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Most of the DVD problems I've seen have been from dub houses or from festival entries. If you have only 50 people and control what players they use, then you're lucky. Our clients who use DVDs are willing to pay for the glass master to ensure compatibility. I've tried some authoring, but same problem--they work some places, others they may not. It's just not quite there yet, unless they want to pay for the glass master. Then it's great. The prices have dropped sufficiently so if you buy around 400, it's about the same price as VHS dubs, and packaging is usually included. As I said, I've seen failures from new high quality players. In fact, every DVD that's not come from a glass master that I've seen has had machines it wouldn't play on. I tested them out on a variety of computers and players and finally gave up. If they want a glass master, then we'll do DVDs. A local dub house who has a good and long track record with them is having fair success, but he can't guarantee they'll play on everything. I've seen more failures in computers than in stand alone players, but as I mentioned, even new expensive ones from a professional AV house have had variances. Everybody seems to think there is a standard, but there really isn't. I keep hoping it'll gradually change, and I guess it is getting better, but it's still not solid enough for me. I'm hoping somebody will come out with an affordable glass mastering device; that would solve all the problems.
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Old January 19th, 2004, 07:22 PM   #7
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<<<-- Originally posted by Bill Pryor : Most of the DVD problems I've seen have been from dub houses or from festival entries. If you have only 50 people and control what players they use, then you're lucky. Our clients who use DVDs are willing to pay for the glass master to ensure compatibility. I've tried some authoring, but same problem--they work some places, others they may not. It's just not quite there yet, unless they want to pay for the glass master. Then it's great. The prices have dropped sufficiently so if you buy around 400, it's about the same price as VHS dubs, and packaging is usually included. As I said, I've seen failures from new high quality players. In fact, every DVD that's not come from a glass master that I've seen has had machines it wouldn't play on. I tested them out on a variety of computers and players and finally gave up. If they want a glass master, then we'll do DVDs. A local dub house who has a good and long track record with them is having fair success, but he can't guarantee they'll play on everything. I've seen more failures in computers than in stand alone players, but as I mentioned, even new expensive ones from a professional AV house have had variances. Everybody seems to think there is a standard, but there really isn't. I keep hoping it'll gradually change, and I guess it is getting better, but it's still not solid enough for me. I'm hoping somebody will come out with an affordable glass mastering device; that would solve all the problems. -->>>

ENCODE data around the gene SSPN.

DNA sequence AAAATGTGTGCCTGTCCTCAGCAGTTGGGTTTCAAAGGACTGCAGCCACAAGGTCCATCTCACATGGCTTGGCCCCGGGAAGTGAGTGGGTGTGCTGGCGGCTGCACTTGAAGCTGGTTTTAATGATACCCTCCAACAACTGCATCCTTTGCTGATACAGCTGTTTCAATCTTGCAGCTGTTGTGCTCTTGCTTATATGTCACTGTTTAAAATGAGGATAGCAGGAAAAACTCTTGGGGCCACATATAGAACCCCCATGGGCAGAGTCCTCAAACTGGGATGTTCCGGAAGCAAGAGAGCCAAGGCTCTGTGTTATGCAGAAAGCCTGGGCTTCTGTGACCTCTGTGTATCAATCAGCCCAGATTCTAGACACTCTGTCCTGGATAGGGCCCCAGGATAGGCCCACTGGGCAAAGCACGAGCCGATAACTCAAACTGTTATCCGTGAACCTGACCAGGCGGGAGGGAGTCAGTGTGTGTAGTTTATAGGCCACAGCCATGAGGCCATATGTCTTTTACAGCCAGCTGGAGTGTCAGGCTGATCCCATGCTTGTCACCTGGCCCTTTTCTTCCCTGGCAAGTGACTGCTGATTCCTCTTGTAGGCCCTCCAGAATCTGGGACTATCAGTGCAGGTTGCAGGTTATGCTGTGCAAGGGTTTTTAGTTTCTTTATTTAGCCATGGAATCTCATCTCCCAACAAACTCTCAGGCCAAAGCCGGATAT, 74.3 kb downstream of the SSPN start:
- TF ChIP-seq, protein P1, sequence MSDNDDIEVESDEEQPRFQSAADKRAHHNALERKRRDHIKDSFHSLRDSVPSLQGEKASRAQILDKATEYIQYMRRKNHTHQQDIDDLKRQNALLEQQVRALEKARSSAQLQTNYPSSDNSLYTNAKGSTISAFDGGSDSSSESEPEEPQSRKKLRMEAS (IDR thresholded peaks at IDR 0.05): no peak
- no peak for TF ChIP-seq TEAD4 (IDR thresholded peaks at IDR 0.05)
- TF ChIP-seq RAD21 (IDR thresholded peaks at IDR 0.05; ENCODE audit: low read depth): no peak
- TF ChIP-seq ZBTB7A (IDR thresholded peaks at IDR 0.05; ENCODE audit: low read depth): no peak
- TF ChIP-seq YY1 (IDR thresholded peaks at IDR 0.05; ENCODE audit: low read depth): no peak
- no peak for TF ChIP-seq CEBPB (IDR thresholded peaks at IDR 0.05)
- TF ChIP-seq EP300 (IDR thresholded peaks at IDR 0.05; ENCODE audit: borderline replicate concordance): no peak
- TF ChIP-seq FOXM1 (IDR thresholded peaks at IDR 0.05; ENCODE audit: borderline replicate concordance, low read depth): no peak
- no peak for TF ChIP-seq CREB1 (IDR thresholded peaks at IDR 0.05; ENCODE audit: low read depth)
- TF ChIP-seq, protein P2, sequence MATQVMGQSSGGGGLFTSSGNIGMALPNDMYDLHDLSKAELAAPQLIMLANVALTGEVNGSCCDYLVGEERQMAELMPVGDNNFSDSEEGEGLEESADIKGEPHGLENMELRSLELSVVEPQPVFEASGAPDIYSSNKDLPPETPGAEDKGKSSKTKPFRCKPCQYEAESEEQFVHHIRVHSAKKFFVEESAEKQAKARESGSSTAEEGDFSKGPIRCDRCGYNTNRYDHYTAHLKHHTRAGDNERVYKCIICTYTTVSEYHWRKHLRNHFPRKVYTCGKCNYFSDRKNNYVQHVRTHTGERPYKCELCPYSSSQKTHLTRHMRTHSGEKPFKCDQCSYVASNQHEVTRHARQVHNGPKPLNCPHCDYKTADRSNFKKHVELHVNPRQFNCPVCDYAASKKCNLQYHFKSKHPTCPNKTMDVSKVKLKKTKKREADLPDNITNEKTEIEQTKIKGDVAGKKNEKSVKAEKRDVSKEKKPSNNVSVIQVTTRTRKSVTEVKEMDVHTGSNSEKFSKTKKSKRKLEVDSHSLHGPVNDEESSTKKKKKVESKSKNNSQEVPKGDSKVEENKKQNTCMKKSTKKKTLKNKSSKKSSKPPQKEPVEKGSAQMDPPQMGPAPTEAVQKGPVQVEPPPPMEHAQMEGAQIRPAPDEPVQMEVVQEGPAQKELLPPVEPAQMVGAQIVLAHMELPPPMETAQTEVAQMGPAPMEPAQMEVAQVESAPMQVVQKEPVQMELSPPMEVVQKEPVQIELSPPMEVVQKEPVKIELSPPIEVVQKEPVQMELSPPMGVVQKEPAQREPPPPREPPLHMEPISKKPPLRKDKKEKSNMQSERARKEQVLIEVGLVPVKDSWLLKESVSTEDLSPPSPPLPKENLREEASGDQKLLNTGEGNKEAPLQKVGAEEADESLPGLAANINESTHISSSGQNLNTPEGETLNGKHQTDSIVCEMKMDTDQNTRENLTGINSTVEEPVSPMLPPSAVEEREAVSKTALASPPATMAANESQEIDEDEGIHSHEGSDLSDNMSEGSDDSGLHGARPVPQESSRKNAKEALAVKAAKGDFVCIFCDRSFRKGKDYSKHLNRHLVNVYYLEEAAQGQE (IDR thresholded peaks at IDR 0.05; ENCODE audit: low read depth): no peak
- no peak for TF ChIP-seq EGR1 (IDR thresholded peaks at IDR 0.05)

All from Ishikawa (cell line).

Bill you seen to know a bit on the subject. Can a company take any burned DVD+ or - R and make what you call a glassmaster from it? Or does a tape need to be sent to them and be made from it?
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Old January 20th, 2004, 12:35 PM   #8
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This weekend, I just burned a bunch of VHS tapes using Vegas and my canopus AVDC-100 digital / analog converter. The quality was near perfect.

The canopus is my most reliable piece of editing gear. It hooks to the PC via firewire and you don't need no stinking capture card.

It works great every time. I click print to DV tape in vegas, turn on the canopus and click dv/analog button and then hook the analog video and audio connections to my cheap old vcr and get perfect results every time. I don't need to use s-video either.

Canopus goes both ways as input or output.